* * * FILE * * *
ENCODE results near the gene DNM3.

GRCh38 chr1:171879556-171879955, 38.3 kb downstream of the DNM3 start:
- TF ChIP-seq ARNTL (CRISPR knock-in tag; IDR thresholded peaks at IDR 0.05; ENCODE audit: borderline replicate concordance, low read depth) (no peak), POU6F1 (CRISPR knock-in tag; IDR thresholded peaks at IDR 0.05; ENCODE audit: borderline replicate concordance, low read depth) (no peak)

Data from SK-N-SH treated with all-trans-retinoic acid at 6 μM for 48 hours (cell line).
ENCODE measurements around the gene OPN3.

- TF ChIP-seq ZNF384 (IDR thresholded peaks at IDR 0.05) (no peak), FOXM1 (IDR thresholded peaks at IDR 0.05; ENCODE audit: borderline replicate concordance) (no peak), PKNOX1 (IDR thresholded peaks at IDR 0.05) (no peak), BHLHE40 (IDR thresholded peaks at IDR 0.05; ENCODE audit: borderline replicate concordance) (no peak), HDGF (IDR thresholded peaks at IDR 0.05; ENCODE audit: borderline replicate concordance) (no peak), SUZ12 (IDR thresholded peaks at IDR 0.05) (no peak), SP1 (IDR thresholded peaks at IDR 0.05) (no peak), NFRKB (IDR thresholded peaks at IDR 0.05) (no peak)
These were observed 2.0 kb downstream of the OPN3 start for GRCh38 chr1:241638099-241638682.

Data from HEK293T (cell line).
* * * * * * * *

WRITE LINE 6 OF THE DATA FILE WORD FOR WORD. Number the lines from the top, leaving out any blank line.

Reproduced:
- TF ChIP-seq ZNF384 (IDR thresholded peaks at IDR 0.05) (no peak), FOXM1 (IDR thresholded peaks at IDR 0.05; ENCODE audit: borderline replicate concordance) (no peak), PKNOX1 (IDR thresholded peaks at IDR 0.05) (no peak), BHLHE40 (IDR thresholded peaks at IDR 0.05; ENCODE audit: borderline replicate concordance) (no peak), HDGF (IDR thresholded peaks at IDR 0.05; ENCODE audit: borderline replicate concordance) (no peak), SUZ12 (IDR thresholded peaks at IDR 0.05) (no peak), SP1 (IDR thresholded peaks at IDR 0.05) (no peak), NFRKB (IDR thresholded peaks at IDR 0.05) (no peak)